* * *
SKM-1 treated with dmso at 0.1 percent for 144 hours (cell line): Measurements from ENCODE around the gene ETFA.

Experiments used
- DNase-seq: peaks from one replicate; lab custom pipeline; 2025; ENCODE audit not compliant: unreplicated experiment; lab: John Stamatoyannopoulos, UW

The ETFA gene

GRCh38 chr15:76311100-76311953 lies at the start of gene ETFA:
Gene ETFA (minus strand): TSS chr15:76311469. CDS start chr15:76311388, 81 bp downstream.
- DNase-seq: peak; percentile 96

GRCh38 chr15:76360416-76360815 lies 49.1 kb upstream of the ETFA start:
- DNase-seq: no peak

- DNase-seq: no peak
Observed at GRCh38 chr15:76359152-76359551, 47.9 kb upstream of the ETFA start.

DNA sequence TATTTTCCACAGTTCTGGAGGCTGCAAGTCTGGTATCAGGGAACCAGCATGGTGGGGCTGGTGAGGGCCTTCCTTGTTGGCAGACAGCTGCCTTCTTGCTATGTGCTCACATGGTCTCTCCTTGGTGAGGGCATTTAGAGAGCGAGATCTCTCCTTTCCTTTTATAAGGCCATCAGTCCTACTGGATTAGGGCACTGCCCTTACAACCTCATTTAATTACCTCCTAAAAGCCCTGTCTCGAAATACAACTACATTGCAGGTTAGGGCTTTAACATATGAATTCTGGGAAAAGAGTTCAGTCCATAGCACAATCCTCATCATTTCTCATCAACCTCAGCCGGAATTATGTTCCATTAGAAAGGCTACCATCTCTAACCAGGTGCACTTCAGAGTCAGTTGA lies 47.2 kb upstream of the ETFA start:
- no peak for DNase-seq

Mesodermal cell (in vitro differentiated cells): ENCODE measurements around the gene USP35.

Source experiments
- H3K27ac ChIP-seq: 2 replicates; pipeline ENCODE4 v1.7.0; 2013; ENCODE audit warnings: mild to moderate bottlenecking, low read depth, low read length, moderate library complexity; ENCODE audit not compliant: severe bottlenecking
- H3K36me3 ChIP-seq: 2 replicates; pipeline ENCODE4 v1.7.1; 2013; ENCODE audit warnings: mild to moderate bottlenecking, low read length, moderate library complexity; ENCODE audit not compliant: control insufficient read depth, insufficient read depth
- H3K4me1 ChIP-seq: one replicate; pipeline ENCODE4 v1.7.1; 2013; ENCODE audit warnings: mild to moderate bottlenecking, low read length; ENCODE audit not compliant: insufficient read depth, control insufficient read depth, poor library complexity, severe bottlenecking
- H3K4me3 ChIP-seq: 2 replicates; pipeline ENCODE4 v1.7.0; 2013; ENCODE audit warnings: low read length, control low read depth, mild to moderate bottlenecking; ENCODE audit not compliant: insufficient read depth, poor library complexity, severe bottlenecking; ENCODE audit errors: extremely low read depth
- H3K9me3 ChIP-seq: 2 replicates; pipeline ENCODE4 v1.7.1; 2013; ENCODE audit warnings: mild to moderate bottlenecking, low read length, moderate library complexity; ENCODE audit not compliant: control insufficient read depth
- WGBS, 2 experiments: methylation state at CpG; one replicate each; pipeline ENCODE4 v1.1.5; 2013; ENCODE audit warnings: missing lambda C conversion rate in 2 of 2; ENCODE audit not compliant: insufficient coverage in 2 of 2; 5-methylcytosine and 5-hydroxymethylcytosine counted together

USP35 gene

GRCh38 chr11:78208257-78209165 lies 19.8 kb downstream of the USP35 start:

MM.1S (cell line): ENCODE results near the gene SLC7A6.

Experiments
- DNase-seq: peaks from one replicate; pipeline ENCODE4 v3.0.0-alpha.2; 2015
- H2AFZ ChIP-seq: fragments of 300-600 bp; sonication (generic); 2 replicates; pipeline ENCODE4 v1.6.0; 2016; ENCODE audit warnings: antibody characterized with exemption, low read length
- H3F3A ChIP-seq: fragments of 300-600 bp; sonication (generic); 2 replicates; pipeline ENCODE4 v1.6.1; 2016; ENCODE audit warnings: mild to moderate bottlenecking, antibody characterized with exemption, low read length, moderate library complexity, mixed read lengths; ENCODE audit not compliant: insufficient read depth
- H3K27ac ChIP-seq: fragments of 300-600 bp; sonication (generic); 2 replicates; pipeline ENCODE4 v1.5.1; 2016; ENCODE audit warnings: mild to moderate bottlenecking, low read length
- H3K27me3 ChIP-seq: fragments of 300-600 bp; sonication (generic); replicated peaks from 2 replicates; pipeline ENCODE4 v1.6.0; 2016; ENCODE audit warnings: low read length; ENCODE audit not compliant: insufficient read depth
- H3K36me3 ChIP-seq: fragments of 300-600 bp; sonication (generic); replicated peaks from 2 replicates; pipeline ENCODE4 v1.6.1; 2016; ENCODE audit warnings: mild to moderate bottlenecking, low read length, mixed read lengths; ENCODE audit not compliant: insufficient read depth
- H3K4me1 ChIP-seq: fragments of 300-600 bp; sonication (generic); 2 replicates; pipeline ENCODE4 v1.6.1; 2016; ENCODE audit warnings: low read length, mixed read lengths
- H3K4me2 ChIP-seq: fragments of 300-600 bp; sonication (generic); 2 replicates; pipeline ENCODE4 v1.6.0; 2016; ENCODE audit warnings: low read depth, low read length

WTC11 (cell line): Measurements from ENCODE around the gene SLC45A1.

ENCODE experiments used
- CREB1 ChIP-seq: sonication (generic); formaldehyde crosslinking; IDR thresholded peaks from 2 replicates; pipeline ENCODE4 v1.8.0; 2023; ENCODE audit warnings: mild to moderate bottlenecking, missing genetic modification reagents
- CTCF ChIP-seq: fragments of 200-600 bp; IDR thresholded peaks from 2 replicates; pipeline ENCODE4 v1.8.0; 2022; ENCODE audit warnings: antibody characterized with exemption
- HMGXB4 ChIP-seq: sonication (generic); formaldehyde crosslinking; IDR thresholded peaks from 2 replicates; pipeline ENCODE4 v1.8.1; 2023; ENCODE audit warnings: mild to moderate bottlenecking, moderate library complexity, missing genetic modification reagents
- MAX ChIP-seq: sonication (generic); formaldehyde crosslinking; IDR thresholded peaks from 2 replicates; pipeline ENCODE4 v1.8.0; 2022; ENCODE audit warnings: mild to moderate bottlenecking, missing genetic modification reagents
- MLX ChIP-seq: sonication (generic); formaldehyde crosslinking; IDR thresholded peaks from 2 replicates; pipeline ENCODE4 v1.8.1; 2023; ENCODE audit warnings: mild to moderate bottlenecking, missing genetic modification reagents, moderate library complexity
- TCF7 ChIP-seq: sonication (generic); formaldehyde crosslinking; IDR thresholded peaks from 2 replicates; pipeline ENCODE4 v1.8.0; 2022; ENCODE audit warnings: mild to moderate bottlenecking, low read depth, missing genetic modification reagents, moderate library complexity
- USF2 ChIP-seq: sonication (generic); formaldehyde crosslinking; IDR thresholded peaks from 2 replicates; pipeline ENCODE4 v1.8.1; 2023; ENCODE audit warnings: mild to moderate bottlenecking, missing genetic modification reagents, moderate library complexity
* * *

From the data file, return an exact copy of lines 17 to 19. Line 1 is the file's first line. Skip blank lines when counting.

- H3K36me3 ChIP-seq: 2 replicates; pipeline ENCODE4 v1.7.1; 2013; ENCODE audit warnings: mild to moderate bottlenecking, low read length, moderate library complexity; ENCODE audit not compliant: control insufficient read depth, insufficient read depth
- H3K4me1 ChIP-seq: one replicate; pipeline ENCODE4 v1.7.1; 2013; ENCODE audit warnings: mild to moderate bottlenecking, low read length; ENCODE audit not compliant: insufficient read depth, control insufficient read depth, poor library complexity, severe bottlenecking
- H3K4me3 ChIP-seq: 2 replicates; pipeline ENCODE4 v1.7.0; 2013; ENCODE audit warnings: low read length, control low read depth, mild to moderate bottlenecking; ENCODE audit not compliant: insufficient read depth, poor library complexity, severe bottlenecking; ENCODE audit errors: extremely low read depth